GRANTHAM: The stock market sell-off makes me nervous, but I fear the big crash is coming
In his latest quarterly outlook, Grantham, co-founder and chief investment officer at GMO, outlines his views on the markets and the economy.
And in somewhat of a contrast to his recent commentary, sees the oil crash a big tailwind for the economy and doesn't think the stock market, though it is expensive and potentially heading into a bear market, is going to crash.
"Looking to 2016, we can agree that uncertainties are above average," Grantham writes.
"But I think the global economy and the U.S. in particular will do better than the bears believe it will because they appear to underestimate the slow-burning but huge positive of much-reduced resource prices in the U.S. and the availability of capacity both in labor and machinery."
Grantham adds (emphasis ours):
As always, though, prudent investors should ignore historical niceties like these and invest according to GMO's rather depressing 7-year forecast. The U.S. equity market, although not in bubble territory, is very overpriced (+50% to 60%) and the outlook for fixed income is dismal.
At current asset prices no pension fund requirements can be met. Thus, we should welcome a major market break that will leave us with more reasonable investment growth potential for the longer term, but I suspect that we will have to wait patiently for such a major decline.
The ability of the market to hurt eager bears some more is probably not exhausted. I still believe that, with the help of the Fed and its allies, the U.S. market will rally once again to become a fully-fledged bubble before it breaks. That is, after all, the logical outcome of a Fed policy that stimulates and overestimates some more until, finally, some strut in the complicated economic structure snaps. Good luck in 2016.
Okay, so maybe not bullish, per se, but Grantham is definitely sounding the alarm on not sounding the alarm on a stock market bubble and resulting crash.
Over the last 18 months stocks are basically flat in what has been by far the most difficult period for investors since the financial crisis.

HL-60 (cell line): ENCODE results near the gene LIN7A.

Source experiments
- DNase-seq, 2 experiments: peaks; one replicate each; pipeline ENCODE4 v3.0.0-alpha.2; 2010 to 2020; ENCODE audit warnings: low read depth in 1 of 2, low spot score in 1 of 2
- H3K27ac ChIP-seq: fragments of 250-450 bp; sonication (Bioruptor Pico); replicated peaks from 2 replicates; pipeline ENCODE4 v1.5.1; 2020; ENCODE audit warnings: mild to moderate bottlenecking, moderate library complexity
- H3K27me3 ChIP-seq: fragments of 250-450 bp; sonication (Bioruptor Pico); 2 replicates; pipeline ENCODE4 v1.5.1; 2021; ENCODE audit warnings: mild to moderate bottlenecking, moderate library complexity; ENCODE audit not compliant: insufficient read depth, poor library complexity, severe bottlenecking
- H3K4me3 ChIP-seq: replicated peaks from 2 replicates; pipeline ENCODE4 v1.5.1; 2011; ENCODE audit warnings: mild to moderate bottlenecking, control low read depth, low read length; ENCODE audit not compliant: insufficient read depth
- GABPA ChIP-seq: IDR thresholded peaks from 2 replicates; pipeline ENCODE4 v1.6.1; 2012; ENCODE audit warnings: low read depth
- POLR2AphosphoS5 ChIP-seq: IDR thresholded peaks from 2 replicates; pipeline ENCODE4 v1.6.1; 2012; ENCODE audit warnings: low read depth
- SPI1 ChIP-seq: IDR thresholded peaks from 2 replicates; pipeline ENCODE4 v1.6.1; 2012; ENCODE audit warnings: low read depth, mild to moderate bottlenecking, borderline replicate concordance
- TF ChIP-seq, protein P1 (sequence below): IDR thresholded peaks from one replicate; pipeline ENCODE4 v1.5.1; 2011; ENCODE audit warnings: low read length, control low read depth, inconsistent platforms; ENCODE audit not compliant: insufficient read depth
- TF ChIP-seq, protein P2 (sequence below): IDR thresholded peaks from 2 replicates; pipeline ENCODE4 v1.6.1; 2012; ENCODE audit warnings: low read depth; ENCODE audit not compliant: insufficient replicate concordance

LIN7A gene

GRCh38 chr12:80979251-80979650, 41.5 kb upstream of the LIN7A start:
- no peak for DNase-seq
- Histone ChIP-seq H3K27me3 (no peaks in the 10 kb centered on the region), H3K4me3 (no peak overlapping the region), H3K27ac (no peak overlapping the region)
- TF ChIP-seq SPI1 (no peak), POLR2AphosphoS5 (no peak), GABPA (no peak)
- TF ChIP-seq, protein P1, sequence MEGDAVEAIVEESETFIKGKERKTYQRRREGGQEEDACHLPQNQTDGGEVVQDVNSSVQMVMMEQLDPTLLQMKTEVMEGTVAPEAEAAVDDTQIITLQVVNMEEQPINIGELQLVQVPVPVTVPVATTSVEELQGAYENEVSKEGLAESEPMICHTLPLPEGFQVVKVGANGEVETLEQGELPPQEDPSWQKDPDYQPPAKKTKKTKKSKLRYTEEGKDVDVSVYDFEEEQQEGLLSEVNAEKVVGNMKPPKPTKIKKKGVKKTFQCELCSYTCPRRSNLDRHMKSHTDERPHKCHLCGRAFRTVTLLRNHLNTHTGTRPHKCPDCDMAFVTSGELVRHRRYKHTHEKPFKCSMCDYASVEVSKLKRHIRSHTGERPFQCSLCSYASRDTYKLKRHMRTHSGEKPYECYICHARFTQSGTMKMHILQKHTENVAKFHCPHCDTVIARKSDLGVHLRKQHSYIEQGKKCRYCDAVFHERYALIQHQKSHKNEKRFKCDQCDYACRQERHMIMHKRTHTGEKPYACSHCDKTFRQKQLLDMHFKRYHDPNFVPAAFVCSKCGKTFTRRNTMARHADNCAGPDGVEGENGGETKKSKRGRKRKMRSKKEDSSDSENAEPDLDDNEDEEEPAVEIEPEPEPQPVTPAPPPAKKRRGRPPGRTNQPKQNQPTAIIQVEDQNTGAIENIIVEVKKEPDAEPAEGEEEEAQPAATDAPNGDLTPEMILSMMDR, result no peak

And this period has really been defined by three things: a crash in oil prices, a continued and relentless slowing of the Chinese economy, and a change in Federal Reserve policy.
On top of all this is the decline in profit margins, which Grantham has called the "most mean-reverting series in finance," implying that the long period of elevated margins we've seen from American corporations is most certainly going to come an end. And soon.
And continued assistance from the Fed is likely to send stocks higher, or at least stabilize them somewhat.
The question, then, is whether or not this sends stocks into a "blow-off-top" where, as Grantham outlines, you'd expect to see a two-standard-deviation-event with stocks rocketing higher and the S&P 500 heading to 2,300 before the big crash.
"I must admit to feeling nervous for this year's equity outlook in the U.S," Grantham writes. "But I am not entirely convinced. Sure, we can have a regular bear market. That is always the case. But the BIG ONE? I doubt it."
In addition to not being (overly) concerned with the prospects of a new stock market crash, Grantham also thinks we're about to see the good side of the oil crash that has been a long-awaited part of the US economic narrative in the last year.
"The largest hits from the major oil company responses are behind us, although at $30/barrel (and maybe less) there will be some further retrenchment," Grantham writes.
This is good!
Everything, it seems, is getting cheaper and according to the latest data out of the BLS released Friday, our paychecks are getting bigger as average hourly wages grew 2.5% over last year in January, roughly matching the largest increase of the current economic cycle (December's gains were revised higher to show annual growth of 2.7%).
But Grantham goes a step beyond the standard, "Low oil means more spending for consumers" line of thinking (which is why he's one our favorite market thinkers to track).
Grantham further argues that increasing commodity prices, as much as anything else, have been and will be factors ahead of recessions.
Because while 2008 was all about the crash in housing and the stress at major banks, the rapid rise in oil prices and other commodities stressed consumers as much as anything else, in Grantham's view.
And just as this rise was overlooked eight years ago, the crash in prices and the delayed - but positive - feedback to consumers and the economy has been forgotten by the market.
But the benefits are coming. Now.
"Market opinion now, though, impressed with the early negatives that it should have expected and because the offsetting stimulus effect is delayed and weakened initially by some understandable increases in savings, is doing the opposite," Grantham writes.
"[The market] is underrating what will very likely become an important economic tailwind for the next several quarters. Reflecting current opinion, Luke Kawa, a writer for Bloomberg reviewing the oil situation claims, 'One of the biggest surprises in economics has been how the world responded to a period of lower energy prices.' Well, the economic world is easily surprised."
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